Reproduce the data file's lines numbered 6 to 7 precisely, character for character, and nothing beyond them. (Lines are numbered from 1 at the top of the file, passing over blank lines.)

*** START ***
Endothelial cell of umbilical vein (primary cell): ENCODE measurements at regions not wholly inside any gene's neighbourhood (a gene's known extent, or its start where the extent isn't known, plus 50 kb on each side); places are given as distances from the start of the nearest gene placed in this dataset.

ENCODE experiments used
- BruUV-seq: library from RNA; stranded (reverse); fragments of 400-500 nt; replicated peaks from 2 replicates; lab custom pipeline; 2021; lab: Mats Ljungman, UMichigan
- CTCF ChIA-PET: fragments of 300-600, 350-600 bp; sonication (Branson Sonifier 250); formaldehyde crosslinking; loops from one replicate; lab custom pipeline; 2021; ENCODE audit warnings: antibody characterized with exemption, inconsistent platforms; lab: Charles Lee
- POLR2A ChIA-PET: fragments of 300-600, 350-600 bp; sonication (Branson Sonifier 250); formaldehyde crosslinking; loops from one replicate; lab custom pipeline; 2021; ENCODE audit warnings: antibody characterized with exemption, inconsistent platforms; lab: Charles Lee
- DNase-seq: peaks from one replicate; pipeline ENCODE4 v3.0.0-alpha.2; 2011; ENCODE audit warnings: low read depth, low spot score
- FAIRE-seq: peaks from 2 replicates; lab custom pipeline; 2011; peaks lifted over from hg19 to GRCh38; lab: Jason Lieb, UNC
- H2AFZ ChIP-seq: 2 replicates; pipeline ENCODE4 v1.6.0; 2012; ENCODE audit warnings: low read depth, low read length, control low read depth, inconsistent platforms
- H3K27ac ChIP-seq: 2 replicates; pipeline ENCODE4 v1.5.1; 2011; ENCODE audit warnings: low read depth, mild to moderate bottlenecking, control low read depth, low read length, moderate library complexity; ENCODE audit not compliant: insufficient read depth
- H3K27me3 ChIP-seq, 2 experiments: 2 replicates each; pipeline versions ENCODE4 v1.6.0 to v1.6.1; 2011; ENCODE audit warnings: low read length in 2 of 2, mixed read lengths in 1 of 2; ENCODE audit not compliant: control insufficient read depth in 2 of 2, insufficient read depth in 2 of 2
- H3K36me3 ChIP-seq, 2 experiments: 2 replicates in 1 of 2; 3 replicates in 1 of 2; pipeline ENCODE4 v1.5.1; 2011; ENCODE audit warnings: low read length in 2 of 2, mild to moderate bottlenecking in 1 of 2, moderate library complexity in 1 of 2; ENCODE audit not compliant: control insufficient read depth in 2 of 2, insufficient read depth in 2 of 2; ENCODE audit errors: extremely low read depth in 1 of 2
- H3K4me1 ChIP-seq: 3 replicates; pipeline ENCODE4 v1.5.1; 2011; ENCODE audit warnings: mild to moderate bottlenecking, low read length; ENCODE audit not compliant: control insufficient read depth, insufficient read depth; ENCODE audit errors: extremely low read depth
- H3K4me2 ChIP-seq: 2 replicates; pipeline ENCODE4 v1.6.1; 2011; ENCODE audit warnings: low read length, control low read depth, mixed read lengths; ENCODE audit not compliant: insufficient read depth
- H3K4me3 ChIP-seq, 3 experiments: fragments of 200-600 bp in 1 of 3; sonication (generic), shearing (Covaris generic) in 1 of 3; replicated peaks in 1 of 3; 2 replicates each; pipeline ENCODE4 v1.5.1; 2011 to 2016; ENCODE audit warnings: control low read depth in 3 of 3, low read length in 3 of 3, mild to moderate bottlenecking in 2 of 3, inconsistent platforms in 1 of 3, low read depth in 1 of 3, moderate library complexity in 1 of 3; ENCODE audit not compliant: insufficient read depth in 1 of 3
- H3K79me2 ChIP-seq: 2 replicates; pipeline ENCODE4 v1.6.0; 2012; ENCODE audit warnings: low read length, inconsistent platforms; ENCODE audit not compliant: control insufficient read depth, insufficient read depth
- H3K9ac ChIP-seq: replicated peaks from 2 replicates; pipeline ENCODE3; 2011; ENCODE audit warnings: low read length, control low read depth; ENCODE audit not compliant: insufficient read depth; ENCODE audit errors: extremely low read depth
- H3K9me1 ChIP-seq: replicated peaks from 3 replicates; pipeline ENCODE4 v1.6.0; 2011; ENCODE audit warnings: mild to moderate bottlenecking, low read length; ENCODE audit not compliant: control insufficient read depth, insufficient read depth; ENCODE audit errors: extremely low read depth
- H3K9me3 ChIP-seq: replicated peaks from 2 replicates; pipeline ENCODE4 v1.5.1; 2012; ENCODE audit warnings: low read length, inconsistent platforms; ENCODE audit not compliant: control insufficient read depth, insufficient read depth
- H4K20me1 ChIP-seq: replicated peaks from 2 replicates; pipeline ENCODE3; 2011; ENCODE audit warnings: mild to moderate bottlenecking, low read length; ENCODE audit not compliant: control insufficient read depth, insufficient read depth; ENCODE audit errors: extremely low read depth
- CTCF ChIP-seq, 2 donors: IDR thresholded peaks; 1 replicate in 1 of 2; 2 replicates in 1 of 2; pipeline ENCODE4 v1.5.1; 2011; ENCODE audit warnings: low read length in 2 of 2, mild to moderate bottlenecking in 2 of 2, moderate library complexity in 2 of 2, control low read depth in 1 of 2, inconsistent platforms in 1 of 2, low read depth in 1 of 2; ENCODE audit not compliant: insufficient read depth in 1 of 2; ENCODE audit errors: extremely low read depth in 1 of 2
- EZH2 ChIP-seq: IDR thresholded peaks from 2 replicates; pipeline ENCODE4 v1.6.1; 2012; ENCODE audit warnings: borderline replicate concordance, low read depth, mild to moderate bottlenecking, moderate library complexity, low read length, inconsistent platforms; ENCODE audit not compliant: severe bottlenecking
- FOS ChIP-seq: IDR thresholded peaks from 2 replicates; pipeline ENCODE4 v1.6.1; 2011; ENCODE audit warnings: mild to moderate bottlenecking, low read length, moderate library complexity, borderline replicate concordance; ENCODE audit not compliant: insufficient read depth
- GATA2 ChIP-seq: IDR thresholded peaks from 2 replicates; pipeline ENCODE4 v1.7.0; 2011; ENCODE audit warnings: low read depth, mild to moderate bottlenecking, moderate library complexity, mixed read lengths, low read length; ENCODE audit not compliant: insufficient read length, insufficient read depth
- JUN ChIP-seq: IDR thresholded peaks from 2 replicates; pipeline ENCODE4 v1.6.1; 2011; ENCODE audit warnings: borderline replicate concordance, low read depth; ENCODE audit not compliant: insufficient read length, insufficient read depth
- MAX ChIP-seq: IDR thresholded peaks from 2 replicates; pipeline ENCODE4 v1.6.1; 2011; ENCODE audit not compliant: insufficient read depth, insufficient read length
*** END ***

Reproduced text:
- DNase-seq: peaks from one replicate; pipeline ENCODE4 v3.0.0-alpha.2; 2011; ENCODE audit warnings: low read depth, low spot score
- FAIRE-seq: peaks from 2 replicates; lab custom pipeline; 2011; peaks lifted over from hg19 to GRCh38; lab: Jason Lieb, UNC